This article was updated with corrected information.
Movies and television have always been a huge part of my life. I love going to the movie theatre and, much to my parents’ chagrin, I am usually glued to the TV while at home. As an Indian-American and the son of immigrants, my parents ensured I knew my cultural identity. My parents introduced me to Hinduism, took me to India on numerous occasions and practiced Indian cultures and customs at home. They also speak Tamil — my parents’ native language — and English at home.
Growing up with movies and TV, I never thought much about representation. This all changed when I rewatched an important documentary.
In Nov. 2017, Hari Kondabalu, a popular Indian-American stand-up comedian and filmmaker, released the documentary “The Problem with Apu.” It focuses on Apu Nahasapeemapetilon, a character from the highly successful U.S. sitcom “The Simpsons,” and the issues borne out of this character as well as his impact.
Kondabalu’s thesis was that as a result of Apu being the most prominent South Asian figure in mainstream U.S. television, this stereotype has now carried into how South Asians in the U.S. are ultimately perceived. By bringing in other prominent South Asian entertainment figures into the documentary such as Kal Penn, Mindy Kaling, Aziz Ansari and Aasif Mandvi, Kondabalu uses the character of Apu to show the negative impact of stereotypes towards South Asians.
I was never the biggest fan of “The Simpsons,” but I always made sure to watch it because it was so popular and I wanted to be able to talk to my friends about it at school the next day. At the height of its popularity, “The Simpsons” was a hilarious, unapologetically brilliant show whose broad appeal could reach anyone.
But I have never given much thought to the character of Apu.
Despite being a terrible stereotype, Apu was always a very eccentric character who never did much that really interested me and was simply another stereotype in a show that is already filled with them. Until I was in 7th grade, I had no idea Apu was voiced by a white voice actor, Hank Azaria. Upon learning this, I was not immediately angered or offended — I was flustered as to why they could not hire an Indian actor to voice him.
This documentary by Kondabalu really stuck with me because it clearly showed how little representation South Asians have in entertainment.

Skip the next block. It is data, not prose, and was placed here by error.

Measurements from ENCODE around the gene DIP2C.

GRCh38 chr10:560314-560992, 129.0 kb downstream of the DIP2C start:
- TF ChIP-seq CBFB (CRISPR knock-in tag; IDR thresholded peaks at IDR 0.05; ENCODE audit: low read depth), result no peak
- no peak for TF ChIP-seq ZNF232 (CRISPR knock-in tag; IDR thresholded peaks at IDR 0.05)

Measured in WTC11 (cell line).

We, as a demographic, have always been stuck to portraying cab drivers, doctors or convenience store owners who all have thick, over-the-top accents. I cannot even begin to count the number of times people have said, “Thank you, come again,” to me in the “Apu accent,” assumed my parents owned a 7-Eleven or openly mocked my culture. However, I have never let these frustrations get to me because I knew that these people were wrong. I simply shrugged it off.
Upon reflection, I realized that my problem has never been with Apu specifically. He is a stereotype just like every other character on “The Simpsons”. The problem for me is the lack of representation.
If a character like Apu is the most prominent South Asian figure in mainstream U.S. television, then the problem is not the character — it is within the people who choose to let this stereotyping be the norm: the so-called “gatekeepers” of Hollywood.
In recent years, with the movement in Hollywood for more representation, I can clearly see the changing of the guard.
In 2016, Aziz Ansari and Alan Yang, the creators of Netflix’s “Master of None,” won an Emmy Award for Outstanding Writing for the episode “Parents,” which highlights the immigrant stories of the main character’s parents (played to perfection by Ansari’s own parents). And in Jan. 2019, in Park City, Utah at the Sundance Film Festival, the largest independent film festival in the U.S., Amazon closed a then-record deal of $13 million for “Late Night”. The comedy is written by Mindy Kaling, who will also produce and star in the film, and directed by Nisha Ganatra, a female Canadian filmmaker of Indian descent.
Audiences are hungrier than ever for different, personal stories told from a multitude of backgrounds; we just need the opportunity to tell them.